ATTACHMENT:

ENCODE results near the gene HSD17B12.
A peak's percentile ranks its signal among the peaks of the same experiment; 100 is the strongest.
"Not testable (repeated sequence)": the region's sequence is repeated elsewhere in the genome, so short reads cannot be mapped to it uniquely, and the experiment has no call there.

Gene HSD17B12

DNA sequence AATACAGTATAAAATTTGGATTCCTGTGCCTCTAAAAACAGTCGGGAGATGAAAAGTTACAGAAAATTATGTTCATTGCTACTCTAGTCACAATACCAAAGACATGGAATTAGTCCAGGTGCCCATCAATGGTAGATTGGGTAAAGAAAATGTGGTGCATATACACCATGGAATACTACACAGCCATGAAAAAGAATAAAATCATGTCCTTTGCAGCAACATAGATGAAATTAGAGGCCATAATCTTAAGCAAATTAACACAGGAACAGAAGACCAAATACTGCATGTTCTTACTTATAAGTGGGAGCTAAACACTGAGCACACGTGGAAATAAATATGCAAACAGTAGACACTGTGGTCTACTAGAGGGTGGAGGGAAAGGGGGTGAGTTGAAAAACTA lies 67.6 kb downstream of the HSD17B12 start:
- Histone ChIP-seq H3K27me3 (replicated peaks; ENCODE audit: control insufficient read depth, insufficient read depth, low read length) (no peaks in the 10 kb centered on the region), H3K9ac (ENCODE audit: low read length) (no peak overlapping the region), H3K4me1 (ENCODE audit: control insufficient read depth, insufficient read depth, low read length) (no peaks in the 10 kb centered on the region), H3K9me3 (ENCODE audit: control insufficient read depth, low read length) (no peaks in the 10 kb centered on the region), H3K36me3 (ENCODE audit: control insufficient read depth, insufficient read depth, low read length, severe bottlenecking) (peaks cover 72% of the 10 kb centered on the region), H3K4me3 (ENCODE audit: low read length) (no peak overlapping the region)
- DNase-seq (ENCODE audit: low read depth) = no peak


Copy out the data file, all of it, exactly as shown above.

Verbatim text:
ENCODE results near the gene HSD17B12.
A peak's percentile ranks its signal among the peaks of the same experiment; 100 is the strongest.
"Not testable (repeated sequence)": the region's sequence is repeated elsewhere in the genome, so short reads cannot be mapped to it uniquely, and the experiment has no call there.

Gene HSD17B12

DNA sequence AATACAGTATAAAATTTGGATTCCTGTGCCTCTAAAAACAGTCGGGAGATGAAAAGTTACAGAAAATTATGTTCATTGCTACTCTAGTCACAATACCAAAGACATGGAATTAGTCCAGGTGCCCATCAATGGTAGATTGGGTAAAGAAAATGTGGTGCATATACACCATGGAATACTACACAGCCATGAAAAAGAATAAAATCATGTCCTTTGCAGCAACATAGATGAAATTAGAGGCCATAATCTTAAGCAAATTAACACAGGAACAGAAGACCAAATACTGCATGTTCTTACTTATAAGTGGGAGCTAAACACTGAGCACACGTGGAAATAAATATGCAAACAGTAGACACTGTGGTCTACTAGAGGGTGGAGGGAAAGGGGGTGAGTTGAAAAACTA lies 67.6 kb downstream of the HSD17B12 start:
- Histone ChIP-seq H3K27me3 (replicated peaks; ENCODE audit: control insufficient read depth, insufficient read depth, low read length) (no peaks in the 10 kb centered on the region), H3K9ac (ENCODE audit: low read length) (no peak overlapping the region), H3K4me1 (ENCODE audit: control insufficient read depth, insufficient read depth, low read length) (no peaks in the 10 kb centered on the region), H3K9me3 (ENCODE audit: control insufficient read depth, low read length) (no peaks in the 10 kb centered on the region), H3K36me3 (ENCODE audit: control insufficient read depth, insufficient read depth, low read length, severe bottlenecking) (peaks cover 72% of the 10 kb centered on the region), H3K4me3 (ENCODE audit: low read length) (no peak overlapping the region)
- DNase-seq (ENCODE audit: low read depth) = no peak